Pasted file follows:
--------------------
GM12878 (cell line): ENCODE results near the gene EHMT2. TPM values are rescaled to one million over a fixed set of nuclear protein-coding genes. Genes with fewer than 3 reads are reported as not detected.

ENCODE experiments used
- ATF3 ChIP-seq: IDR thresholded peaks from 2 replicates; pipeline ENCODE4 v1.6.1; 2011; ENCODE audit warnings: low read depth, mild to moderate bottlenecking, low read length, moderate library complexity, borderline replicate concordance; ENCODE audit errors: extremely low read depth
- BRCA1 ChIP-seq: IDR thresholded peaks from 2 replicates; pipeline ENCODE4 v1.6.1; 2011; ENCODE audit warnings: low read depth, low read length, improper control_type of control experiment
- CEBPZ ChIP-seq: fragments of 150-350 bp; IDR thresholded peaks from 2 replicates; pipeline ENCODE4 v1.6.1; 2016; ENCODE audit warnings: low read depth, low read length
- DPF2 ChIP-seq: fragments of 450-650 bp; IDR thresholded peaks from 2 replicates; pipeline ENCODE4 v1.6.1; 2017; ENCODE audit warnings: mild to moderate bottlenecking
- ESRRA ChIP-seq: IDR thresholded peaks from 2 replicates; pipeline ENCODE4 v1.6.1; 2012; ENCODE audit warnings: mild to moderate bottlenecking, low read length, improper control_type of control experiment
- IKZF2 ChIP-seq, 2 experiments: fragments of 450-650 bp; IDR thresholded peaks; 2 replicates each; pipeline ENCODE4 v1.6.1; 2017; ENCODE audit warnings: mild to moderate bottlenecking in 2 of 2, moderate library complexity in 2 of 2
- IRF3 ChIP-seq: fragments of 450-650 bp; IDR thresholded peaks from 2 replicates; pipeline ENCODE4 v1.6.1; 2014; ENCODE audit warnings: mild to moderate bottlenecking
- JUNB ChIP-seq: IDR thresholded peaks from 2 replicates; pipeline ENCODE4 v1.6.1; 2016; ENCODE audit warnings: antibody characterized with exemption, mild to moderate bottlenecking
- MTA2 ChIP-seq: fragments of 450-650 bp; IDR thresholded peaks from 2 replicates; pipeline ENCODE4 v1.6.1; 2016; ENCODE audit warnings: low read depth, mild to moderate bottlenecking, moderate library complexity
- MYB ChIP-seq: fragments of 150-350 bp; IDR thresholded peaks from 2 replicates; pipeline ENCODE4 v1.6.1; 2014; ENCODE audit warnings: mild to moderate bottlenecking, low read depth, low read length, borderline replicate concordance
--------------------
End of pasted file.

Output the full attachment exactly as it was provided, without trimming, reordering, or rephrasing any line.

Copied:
GM12878 (cell line): ENCODE results near the gene EHMT2. TPM values are rescaled to one million over a fixed set of nuclear protein-coding genes. Genes with fewer than 3 reads are reported as not detected.

ENCODE experiments used
- ATF3 ChIP-seq: IDR thresholded peaks from 2 replicates; pipeline ENCODE4 v1.6.1; 2011; ENCODE audit warnings: low read depth, mild to moderate bottlenecking, low read length, moderate library complexity, borderline replicate concordance; ENCODE audit errors: extremely low read depth
- BRCA1 ChIP-seq: IDR thresholded peaks from 2 replicates; pipeline ENCODE4 v1.6.1; 2011; ENCODE audit warnings: low read depth, low read length, improper control_type of control experiment
- CEBPZ ChIP-seq: fragments of 150-350 bp; IDR thresholded peaks from 2 replicates; pipeline ENCODE4 v1.6.1; 2016; ENCODE audit warnings: low read depth, low read length
- DPF2 ChIP-seq: fragments of 450-650 bp; IDR thresholded peaks from 2 replicates; pipeline ENCODE4 v1.6.1; 2017; ENCODE audit warnings: mild to moderate bottlenecking
- ESRRA ChIP-seq: IDR thresholded peaks from 2 replicates; pipeline ENCODE4 v1.6.1; 2012; ENCODE audit warnings: mild to moderate bottlenecking, low read length, improper control_type of control experiment
- IKZF2 ChIP-seq, 2 experiments: fragments of 450-650 bp; IDR thresholded peaks; 2 replicates each; pipeline ENCODE4 v1.6.1; 2017; ENCODE audit warnings: mild to moderate bottlenecking in 2 of 2, moderate library complexity in 2 of 2
- IRF3 ChIP-seq: fragments of 450-650 bp; IDR thresholded peaks from 2 replicates; pipeline ENCODE4 v1.6.1; 2014; ENCODE audit warnings: mild to moderate bottlenecking
- JUNB ChIP-seq: IDR thresholded peaks from 2 replicates; pipeline ENCODE4 v1.6.1; 2016; ENCODE audit warnings: antibody characterized with exemption, mild to moderate bottlenecking
- MTA2 ChIP-seq: fragments of 450-650 bp; IDR thresholded peaks from 2 replicates; pipeline ENCODE4 v1.6.1; 2016; ENCODE audit warnings: low read depth, mild to moderate bottlenecking, moderate library complexity
- MYB ChIP-seq: fragments of 150-350 bp; IDR thresholded peaks from 2 replicates; pipeline ENCODE4 v1.6.1; 2014; ENCODE audit warnings: mild to moderate bottlenecking, low read depth, low read length, borderline replicate concordance